Category Archives: Morality

Chill! by Raúl Ilargi Meijer

Trump will have to make some big decisions about Saudi Arabia. From Raúl Ilargi Meijer at theautomaticearth.com:

They can’t help themselves even as they hurt themselves. Look guys, chill! I saw someone imply on Twitter that Donald Trump is an accomplice in a murder cover-up. This person knows as well as all the ones who liked the tweet that they all just don’t know. They don’t know exactly what Trump knows about the chilling Khashoggi execution.

Just like they don’t know exactly what happened in the consulate. Information from anonymous Turkish sources is dripping through drop by drop, and it looks terrible -and terribly graphic-, but the conclusion that Trump wants to cover up a murder is multiple tokes over the line.

The Saudi attempt at labeling the execution a kidnapping gone wrong is out the window if only a tenth of the Turkish sources’ claims is true. What emerges is a picture of premeditated torture and murder. And one that was ordered by someone in the royal family. Which can really only be one of two people: the King or his son, MbS, and the latter seems more suspect. But what any of it has to do with Trump remains to be seen,

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The Saudi Collapse, by Justin Raimondo

It is long past time for the US to change, and perhaps end, its “special” relationship with the corrupt, repressive, and criminal Saudi Arabian government. From Justin Raimondo at antiwar.com:

The Saudis are doubling down on their denial that they had anything to do with the disappearance of Washington Post journalist and sometime Saudi insider Jamal Khashoggi: “enemies of the Kingdom,” they say are responsible. Nowadays that includes an awful lot of people, as the Washington cognoscenti rush to distance themselves from a regime once hailed as an exemplar of “reform.” It’s a stampede for the door, and soon there will be no on left standing: one rarely sees a collapse like this, at least when it comes to entire countries. One minute they’re on top of the world with Donald Trump, playing with swords and getting away with murder: the next minute they’re international pariahs.

Threatening “major consequences” if it turns out the Turks are right and the Saudis interrogated, tortured, and murdered Khashoggi, Trump may do far more than merely cut off Riyadh’s arms supply. He may decide to stop backing the Saudis entirely, abandoning their role as the anchor of US policy in the region, and subsequently downplaying and eventually abandoning the anti-Iranian obsession that has so far overshadowed our regional policy.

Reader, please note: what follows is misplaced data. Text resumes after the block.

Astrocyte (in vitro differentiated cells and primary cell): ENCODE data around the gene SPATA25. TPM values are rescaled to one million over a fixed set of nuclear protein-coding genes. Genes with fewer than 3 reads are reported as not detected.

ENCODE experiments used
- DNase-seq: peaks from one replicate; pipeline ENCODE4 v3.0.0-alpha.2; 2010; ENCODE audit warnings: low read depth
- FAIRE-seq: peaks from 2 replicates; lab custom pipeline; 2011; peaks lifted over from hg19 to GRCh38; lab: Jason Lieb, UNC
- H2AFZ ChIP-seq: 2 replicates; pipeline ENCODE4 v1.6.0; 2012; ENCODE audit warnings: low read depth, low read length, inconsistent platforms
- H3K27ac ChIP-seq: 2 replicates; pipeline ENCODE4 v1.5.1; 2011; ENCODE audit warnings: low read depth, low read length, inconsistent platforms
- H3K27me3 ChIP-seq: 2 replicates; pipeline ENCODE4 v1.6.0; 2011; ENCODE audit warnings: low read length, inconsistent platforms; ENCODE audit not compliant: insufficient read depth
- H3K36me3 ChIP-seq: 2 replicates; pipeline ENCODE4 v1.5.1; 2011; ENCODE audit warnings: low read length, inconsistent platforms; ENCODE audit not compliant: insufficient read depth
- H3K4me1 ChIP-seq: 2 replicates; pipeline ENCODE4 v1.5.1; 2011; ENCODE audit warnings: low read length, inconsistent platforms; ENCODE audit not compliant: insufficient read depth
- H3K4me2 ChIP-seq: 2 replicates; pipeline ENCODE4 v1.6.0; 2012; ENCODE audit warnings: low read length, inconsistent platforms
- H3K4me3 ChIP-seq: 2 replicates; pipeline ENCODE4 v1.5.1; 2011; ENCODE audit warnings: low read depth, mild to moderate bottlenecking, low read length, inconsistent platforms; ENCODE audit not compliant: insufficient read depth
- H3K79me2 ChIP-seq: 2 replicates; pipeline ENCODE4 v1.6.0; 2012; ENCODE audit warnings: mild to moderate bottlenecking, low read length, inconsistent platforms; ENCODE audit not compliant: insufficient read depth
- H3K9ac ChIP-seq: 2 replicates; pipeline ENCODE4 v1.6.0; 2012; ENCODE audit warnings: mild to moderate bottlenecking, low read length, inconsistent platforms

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Saudi Arabia Considers Itself Untouchable Due to Oil and Money, by Michael Krieger

Saudi Arabia’s oil and money may not have run out, but its luck and political influence might have. From Michael Krieger at libertyblitzkrieg.com:

The roots of that lobby’s rise to prominence in Washington lie in the aftermath of the terrorist attacks of September 11, 2001. As you may remember, with 15 of those 19 suicidal hijackers being citizens of Saudi Arabia, it was hardly surprising that American public opinion had soured on the Kingdom. In response, the worried Saudi royals spent around $100 million over the next decade to improve such public perceptions and retain their influence in the U.S. capital. That lobbying facelift proved a success until, in 2015, relations soured with the Obama administration over the Iran nuclear deal. Once Donald Trump won the presidency, however, the Saudis saw an unparalleled opportunity and launched the equivalent of a full-court press, an aggressive campaign to woo the newly elected president and the Republican-led Congress, which, of course, cost real money.

As a result, the growth of Saudi lobbying operations would prove extraordinary. In 2016, according to FARA records, they reported spending just under $10 million on lobbying firms; in 2017, that number had nearly tripled to $27.3 million. And that’s just a baseline figure for a far larger operation to buy influence in Washington, since it doesn’t include considerable sums given to elite universities or think tanks like the Arab Gulf States Institute, the Middle East Institute, and the Center for Strategic and International Studies (to mention just a few of them).

– From the must read piece: The Saudi Lobby Juggernaut

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How the FBI Silences Whistleblowers, by John Kiriakou

Being a whistleblower can be dangerous, and although you occasionally see stories about whistleblowers receiving big cash awards, it’s usually not remunerative and it can be downright ruinous. From John Kiriakou at consortiumnews.com: